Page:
After last Thursday’s WRAC meeting at the South Florida Water Management District, I left somewhat miffed.
The numbers seemed wrong….
These meetings are difficult to follow, and almost surreal at times. On Thursday, this was especially true with “paid” protesters yelling outside against the option land purchase, and afterwards the group’s slick sun-glassed/suit-wearing organizer coming inside to pat one of the WRAC members on the back.
I sat there thinking “life really is stranger than fiction,” no wonder south Florida satirist and writer Carl Haaisen says almost all of his material is “simply out of the newspapers…”
Another oddity for me was when Bubba Wade, representing US Sugar Corporation, during WRAC members’ comments referencing “2013,” in defense of not purchasing the option lands, quoted the acre footage of water to the St Lucie Estuary/IRL as “4.5 million acre feet annually,” —and thus justifying that if the 26,000 acre option lands located south of the lake were purchased, even with that water “exchanged,” it would never be “enough…”
I’m thinking to myself: “445,000—4.5 million…I saw “that” number in a Palm Beach Post article too, but I swear it said billion and not million acre feet….where are these numbers coming from? Is Bubba using the right numbers? I think they are wrong….Am I wrong?”
After the meeting, I even walked up to Mr Wade, who I have met on many occasions and feel I have a good working relationship with saying: “Bubba, where did you get your numbers? I am almost sure the St Lucie River, no maybe the estuaries received around 1.5 million acre feet of water in 2013, not 4.5 million acre feet to the SLR. What are the numbers? If we can’t agree on what numbers we are talking about, how we ever agree on anything at all? ”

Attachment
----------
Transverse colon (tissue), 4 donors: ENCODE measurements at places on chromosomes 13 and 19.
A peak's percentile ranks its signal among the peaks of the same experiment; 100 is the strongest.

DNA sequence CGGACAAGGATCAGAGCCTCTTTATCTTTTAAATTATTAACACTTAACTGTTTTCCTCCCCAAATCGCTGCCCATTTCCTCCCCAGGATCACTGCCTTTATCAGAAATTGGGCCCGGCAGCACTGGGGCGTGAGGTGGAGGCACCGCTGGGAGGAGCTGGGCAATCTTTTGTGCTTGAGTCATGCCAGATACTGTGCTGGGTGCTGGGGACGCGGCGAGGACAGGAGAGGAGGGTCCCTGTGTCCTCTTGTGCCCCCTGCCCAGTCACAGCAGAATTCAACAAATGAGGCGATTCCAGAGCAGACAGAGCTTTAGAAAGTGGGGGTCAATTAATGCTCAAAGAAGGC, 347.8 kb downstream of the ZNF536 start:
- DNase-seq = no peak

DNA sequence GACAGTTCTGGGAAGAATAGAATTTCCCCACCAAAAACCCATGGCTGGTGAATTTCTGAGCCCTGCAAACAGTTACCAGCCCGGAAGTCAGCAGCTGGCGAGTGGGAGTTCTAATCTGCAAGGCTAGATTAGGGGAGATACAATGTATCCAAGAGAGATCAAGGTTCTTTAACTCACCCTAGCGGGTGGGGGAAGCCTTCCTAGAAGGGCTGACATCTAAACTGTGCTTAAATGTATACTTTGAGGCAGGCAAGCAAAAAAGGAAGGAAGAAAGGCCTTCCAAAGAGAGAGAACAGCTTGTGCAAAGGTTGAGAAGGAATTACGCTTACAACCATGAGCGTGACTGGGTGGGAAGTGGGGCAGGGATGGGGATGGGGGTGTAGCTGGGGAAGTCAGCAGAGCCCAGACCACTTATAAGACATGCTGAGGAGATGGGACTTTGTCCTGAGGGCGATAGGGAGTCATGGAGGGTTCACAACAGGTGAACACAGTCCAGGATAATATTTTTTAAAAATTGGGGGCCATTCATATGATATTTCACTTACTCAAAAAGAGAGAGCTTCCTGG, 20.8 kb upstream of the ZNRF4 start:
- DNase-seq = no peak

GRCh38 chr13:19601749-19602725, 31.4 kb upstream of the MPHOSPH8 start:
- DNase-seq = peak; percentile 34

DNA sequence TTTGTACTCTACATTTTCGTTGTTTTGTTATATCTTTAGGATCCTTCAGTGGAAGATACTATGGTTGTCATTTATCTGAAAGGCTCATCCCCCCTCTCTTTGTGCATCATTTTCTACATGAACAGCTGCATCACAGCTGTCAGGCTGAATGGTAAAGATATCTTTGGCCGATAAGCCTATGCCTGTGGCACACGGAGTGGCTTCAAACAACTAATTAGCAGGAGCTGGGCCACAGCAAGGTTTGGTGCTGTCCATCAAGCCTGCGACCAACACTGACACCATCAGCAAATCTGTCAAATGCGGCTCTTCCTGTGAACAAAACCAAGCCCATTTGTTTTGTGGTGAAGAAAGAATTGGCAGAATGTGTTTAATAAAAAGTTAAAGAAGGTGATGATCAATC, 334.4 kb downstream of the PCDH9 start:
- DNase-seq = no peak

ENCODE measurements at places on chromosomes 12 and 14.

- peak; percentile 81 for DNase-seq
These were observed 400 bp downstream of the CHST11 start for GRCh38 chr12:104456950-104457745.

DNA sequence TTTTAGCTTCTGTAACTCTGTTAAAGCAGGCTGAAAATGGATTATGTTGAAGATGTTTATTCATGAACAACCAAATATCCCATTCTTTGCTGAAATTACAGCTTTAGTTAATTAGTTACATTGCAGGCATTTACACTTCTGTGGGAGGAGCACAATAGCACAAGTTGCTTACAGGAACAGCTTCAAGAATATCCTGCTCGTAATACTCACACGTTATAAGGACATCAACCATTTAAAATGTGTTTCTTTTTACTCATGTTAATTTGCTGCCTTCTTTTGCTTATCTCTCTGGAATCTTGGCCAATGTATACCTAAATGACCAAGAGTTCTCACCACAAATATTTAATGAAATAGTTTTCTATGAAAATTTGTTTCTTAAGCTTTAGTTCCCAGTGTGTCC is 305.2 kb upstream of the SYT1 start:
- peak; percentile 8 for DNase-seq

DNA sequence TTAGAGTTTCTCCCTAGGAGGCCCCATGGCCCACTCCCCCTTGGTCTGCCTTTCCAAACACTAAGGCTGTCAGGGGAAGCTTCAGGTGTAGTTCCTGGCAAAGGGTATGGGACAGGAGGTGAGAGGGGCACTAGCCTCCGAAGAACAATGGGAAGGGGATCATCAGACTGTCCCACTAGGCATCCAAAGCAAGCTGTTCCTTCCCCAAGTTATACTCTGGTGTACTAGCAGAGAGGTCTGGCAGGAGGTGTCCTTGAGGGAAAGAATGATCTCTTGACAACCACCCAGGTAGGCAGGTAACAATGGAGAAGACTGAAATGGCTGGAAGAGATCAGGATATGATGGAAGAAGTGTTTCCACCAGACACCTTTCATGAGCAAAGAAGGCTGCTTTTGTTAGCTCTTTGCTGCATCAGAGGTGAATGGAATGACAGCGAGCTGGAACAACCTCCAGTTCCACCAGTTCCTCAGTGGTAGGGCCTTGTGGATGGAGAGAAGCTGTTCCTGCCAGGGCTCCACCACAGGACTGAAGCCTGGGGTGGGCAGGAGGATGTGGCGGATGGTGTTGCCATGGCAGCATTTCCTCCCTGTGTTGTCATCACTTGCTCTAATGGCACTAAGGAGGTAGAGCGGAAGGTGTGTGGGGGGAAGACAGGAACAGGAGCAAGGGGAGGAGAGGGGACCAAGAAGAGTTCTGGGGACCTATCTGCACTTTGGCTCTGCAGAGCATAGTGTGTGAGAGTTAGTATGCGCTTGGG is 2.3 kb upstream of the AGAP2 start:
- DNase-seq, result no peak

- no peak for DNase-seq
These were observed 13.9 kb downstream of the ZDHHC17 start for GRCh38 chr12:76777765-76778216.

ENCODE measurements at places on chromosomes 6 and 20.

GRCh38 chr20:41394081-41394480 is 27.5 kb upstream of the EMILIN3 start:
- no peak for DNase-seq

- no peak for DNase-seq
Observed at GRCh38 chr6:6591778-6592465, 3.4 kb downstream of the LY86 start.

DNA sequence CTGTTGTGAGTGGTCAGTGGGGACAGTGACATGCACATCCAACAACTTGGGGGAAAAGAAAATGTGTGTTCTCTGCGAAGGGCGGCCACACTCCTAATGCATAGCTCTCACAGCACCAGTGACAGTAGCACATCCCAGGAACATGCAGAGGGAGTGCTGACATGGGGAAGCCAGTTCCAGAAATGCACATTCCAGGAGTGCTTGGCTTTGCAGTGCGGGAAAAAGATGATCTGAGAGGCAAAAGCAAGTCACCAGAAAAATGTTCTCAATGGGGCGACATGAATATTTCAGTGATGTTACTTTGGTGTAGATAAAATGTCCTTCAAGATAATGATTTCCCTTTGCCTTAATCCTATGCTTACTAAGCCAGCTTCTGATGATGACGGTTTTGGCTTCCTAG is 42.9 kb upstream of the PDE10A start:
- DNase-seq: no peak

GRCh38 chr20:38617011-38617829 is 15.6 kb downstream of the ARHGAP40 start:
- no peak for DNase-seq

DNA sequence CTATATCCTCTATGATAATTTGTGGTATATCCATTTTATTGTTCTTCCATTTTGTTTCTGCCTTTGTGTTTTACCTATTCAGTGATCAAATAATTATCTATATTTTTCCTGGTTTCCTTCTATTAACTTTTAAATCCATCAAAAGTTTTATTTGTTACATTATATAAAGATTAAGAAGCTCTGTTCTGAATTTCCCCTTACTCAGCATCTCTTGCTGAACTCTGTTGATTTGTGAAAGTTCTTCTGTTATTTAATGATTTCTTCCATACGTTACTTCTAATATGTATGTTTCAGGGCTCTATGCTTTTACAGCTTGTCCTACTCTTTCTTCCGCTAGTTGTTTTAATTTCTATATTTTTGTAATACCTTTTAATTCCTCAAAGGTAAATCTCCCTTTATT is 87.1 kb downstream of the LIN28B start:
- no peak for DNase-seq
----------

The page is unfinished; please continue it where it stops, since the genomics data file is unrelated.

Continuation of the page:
Bubba was talking out loud trying to figure where he got his numbers, and I was wondering where I got mine as well…in the end we just stared at each other…
When I got home I consulted Dr Gary Goforth. I have interpreted and put into laymen terms what he wrote to me below.
It shows that the numbers change depending on what years one is talking about, and over how long a period of time.
First of all…. : For calendar year 2013, 1.584 million acre feet of Lake water was sent to the estuaries… The St Lucie gets about 20% of that…. But in figuring out “distribution,” one does not just look at one year….Dr Goforth shared again his hand out from last month’s SFWMD Governing Board meeting:
The chart below shows in acre feet, the “distribution of Lake Okeechobee releases from water years 1996-2015.” “20 years” of reference, gives a more accurate estimate of the long-term average of annual values than a shorter time period. Of course every year annual flows vary. For years 1996-2015 the average number of acre feet to the SLR/IRL is 270, 224.